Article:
American Thoracic Society International Conference 2006, May 19-24, 2006
The American Thoracic Society International Conference 2006 took place in San Diego from May 19-24. The conference, which included more than 5,000 presentations and attracted 14,500 attendees, suggested that harried lives on the part of patients and physicians can take a toll on respiratory disease treatment, with some patients falling through the cracks and others being affected by inadequate nutrition and sleep, as well as emotional stressors.
The studies ranged from a retrospective review that suggested that urban air containing particulate matter greater than 10 micrometers diameter is associated with a heightened risk of mortality in patients with chronic diseases, such as diabetes, to an investigation that linked below-optimal daily intake of vitamin D to lower lung function in adolescents.
Another study of data from the Nurses' Health Study, indicated that getting five hours of sleep a night over several years' time is associated with a higher risk of obesity and greater weight gain in women in comparison to those who typically get seven hours of sleep daily.
In addition, the time for patient education is dwindling, or at least some physicians feel that way. In fact, the results from an international survey released at the conference, the Global Asthma Physician and Patient Survey -- a poll of more than 3,400 adults spanning 16 countries -- indicate that there are significant communication problems between physicians and patients in asthma treatment. About one-fifth of all asthma patients, for instance, say they are not aware of the possible side effects of treatment, but only 5 percent of the physicians who prescribe these treatments believe their patients are uninformed about potential adverse effects.
"The data suggest that doctors are not spending as much time as they should," said Michael Kaliner M.D., of the Institute for Asthma and Allergy in Chevy Chase, Md. However, that may be because they are time-pressured in their practices; managed care often imposes expectations that encourage physicians to spend less time with individual patients so that health care providers may take on a greater patient load.
Lifestyle issues, though complicated to ascertain, are essential to investigate, said John Kimoff, M.D., director of the sleep disorders center at McGill University in Montreal. One critical query for patients is "How do they organize their lives?"
"That can be such an important question," he said.
In one study presented at the meeting, parental conflict, especially verbal aggression between parents, was shown to predict decreases in early lung function in their children. In another, asthmatic children who lived in the inner city showed far less use of long-term asthma-control medications, even when they got medical care in their own area, another possible gap in patient education.
The "time issue" is not easily solved, noted Kaliner, but he believes the Internet, with its helpful Web sites and e-mail access, might provide one way of keeping patients better informed, even well informed.
In addition, the ATS has adopted a new way to assess and issue guidelines and recommendations. It is an evidence-based approach that "grades" studies (Grades of Recommendations Assessment, Development and Evaluation). The hope is that it will speed the process of disseminating good practice standards and new research.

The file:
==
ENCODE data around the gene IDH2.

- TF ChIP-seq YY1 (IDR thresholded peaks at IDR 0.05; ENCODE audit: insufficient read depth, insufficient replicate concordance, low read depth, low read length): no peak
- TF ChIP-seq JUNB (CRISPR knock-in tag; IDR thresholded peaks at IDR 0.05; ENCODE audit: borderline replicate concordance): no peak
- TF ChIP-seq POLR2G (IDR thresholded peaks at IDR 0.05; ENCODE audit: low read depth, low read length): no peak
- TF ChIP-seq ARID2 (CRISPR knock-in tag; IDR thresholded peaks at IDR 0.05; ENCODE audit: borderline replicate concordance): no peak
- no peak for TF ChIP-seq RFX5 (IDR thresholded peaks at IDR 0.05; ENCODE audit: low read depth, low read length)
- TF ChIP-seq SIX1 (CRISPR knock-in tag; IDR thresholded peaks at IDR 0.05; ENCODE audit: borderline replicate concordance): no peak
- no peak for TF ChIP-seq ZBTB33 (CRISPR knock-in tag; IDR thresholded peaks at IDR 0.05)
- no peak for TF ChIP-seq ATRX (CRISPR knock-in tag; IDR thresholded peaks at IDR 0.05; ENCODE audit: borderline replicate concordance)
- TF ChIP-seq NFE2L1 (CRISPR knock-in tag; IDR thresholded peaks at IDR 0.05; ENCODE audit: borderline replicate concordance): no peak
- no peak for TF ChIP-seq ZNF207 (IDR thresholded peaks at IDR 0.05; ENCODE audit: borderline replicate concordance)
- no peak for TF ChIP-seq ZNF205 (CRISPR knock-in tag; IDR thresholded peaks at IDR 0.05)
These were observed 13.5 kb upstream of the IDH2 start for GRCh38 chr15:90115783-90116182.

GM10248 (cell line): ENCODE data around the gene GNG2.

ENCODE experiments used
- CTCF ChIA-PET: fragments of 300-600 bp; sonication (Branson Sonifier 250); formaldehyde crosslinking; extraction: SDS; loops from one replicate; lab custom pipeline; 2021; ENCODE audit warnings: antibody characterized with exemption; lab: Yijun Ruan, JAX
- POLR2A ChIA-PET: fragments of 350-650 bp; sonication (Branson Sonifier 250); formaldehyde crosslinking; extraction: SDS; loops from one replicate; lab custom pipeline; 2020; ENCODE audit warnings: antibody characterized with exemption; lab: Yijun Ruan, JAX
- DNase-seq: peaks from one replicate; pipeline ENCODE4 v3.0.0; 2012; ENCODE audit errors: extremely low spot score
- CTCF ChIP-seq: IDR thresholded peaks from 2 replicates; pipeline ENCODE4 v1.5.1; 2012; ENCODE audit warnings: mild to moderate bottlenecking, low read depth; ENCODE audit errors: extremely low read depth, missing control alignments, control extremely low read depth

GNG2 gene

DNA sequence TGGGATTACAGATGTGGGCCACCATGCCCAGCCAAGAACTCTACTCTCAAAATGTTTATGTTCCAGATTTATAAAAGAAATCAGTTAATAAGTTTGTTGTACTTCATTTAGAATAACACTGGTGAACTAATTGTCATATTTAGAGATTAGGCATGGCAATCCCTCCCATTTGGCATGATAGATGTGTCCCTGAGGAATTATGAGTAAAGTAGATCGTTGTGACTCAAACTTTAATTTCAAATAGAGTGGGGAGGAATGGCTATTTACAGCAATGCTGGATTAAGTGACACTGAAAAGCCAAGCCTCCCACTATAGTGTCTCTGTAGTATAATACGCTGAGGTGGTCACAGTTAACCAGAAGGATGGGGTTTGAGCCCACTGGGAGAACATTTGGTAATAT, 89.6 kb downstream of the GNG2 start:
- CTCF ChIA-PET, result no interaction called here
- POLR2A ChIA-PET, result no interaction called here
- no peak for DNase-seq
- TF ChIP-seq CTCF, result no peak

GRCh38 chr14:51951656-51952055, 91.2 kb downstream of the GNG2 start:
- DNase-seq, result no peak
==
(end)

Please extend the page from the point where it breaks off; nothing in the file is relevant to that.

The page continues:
Shortage of Sleep Associated with Weight Gain in Women
MONDAY, May 29 (HealthDay News) -- Inadequate sleep is associated with greater weight gain with age, according to findings from the Nurses' Health Study presented this week at the American Thoracic Society International Conference in San Diego.
Inhaled Cyclosporine Benefits Lung Transplant Patients
THURSDAY, May 25 (HealthDay News) -- A cyclosporine spray appears to preserve lung function in patients who receive regular doses of the inhalant following lung transplantation, according to a study presented at the American Thoracic Society International Conference in San Diego.
Better Communication May Help Asthma Compliance
THURSDAY, May 25 (HealthDay News) -- Many asthma patients eventually stop taking their medication or skip doses during treatment, according to the results of large international survey on asthma management presented at the American Thoracic Society International Conference in San Diego.
Lung Function Lower in Teens Consuming Less Vitamin D
WEDNESDAY, May 24 (HealthDay News) -- Adolescents with a low vitamin D intake have a lower lung function than those with higher intake, according to a study presented at the American Thoracic Society International Conference in San Diego.
Air Pollution Linked to Mortality in Chronic Disease Patients
WEDNESDAY, May 24 (HealthDay News) -- Exposure to particulate matter from air pollution is associated with mortality risk in patients who have chronic conditions, such as diabetes or lupus, according to the results of a study presented at the American Thoracic Society International Conference in San Diego.
Cat in Home Linked to Eczema in Infancy
WEDNESDAY, May 24 (HealthDay News) -- Exposure to cats in the neonatal period appears to heighten the risk of eczema for infants and toddlers, according to the results of a study presented at the American Thoracic Society International Conference.
Conservative Tactics Best in Lung Injury Fluid Management
MONDAY, May 22 (HealthDay News) -- In patients with acute lung injury, a conservative strategy of fluid management, in which fluid intake is restricted and urinary output is increased, appears to be better than a strategy involving liberal fluid intake, according to a study published online May 21 in the New England Journal of Medicine. The findings were released early to coincide with their presentation at the International Conference of the American Thoracic Society in San Diego.